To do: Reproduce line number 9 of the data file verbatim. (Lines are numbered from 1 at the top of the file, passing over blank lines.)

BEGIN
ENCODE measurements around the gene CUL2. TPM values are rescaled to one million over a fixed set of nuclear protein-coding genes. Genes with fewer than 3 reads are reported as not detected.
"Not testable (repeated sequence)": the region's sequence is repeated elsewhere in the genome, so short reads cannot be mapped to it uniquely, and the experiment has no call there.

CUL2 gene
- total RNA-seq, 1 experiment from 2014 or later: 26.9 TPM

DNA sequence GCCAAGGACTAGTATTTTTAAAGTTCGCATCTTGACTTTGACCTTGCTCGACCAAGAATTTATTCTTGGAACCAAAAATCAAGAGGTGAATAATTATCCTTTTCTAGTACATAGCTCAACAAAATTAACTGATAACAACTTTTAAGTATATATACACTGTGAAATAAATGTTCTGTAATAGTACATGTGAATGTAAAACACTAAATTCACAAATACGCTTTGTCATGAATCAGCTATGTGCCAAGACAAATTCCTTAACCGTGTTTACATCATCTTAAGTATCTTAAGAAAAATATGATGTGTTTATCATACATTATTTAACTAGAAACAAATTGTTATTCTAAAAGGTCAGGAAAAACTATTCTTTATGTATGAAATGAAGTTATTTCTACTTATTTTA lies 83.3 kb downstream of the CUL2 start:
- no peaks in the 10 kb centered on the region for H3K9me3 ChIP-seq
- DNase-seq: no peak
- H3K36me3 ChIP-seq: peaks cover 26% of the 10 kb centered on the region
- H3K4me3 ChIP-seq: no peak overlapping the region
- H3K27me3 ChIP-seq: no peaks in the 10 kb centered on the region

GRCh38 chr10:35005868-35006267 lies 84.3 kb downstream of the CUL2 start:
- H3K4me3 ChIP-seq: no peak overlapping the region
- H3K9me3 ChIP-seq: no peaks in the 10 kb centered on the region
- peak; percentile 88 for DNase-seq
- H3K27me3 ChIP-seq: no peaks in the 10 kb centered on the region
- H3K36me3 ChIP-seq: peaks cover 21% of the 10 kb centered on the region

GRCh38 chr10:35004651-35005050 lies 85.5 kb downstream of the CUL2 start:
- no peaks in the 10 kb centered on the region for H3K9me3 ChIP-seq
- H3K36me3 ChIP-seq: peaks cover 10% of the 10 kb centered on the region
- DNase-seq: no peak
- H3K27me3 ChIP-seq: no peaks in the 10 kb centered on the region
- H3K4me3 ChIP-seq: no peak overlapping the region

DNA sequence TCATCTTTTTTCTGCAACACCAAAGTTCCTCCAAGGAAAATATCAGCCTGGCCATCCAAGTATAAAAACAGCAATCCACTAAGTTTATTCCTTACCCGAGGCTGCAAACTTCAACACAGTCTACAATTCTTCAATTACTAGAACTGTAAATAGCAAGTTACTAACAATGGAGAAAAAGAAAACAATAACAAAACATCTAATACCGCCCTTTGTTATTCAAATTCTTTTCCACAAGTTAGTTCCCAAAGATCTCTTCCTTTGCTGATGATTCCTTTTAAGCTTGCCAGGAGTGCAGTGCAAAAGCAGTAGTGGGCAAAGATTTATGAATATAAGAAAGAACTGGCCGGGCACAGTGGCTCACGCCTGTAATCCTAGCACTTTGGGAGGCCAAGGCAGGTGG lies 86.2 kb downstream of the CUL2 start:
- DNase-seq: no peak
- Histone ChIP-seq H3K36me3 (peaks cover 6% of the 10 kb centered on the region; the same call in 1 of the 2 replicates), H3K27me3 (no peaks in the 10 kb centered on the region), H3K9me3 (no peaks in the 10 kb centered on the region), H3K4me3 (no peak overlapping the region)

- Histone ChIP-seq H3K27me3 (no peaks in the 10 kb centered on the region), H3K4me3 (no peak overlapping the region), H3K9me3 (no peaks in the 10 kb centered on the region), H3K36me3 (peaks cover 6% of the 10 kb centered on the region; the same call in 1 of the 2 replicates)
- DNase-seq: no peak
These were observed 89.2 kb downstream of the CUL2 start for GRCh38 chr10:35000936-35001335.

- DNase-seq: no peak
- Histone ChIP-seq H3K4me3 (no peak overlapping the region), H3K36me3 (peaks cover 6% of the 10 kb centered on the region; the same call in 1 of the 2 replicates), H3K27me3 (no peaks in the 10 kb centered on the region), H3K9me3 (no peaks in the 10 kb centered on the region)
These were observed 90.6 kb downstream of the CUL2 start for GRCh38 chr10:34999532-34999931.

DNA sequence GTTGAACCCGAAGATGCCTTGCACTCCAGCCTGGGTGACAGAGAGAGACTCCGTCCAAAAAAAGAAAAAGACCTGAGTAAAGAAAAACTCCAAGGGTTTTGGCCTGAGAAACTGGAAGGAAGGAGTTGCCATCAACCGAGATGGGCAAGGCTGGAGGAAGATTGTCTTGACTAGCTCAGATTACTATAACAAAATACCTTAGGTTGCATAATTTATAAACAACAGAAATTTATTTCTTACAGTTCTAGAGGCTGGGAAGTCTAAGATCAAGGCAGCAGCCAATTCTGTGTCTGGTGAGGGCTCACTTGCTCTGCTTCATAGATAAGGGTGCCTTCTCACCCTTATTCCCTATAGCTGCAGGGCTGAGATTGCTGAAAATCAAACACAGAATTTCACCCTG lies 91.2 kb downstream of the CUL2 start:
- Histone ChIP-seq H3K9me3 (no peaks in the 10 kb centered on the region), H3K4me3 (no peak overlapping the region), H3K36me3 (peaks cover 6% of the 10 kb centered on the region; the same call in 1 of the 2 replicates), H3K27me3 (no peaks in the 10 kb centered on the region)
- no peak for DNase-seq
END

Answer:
- H3K4me3 ChIP-seq: no peak overlapping the region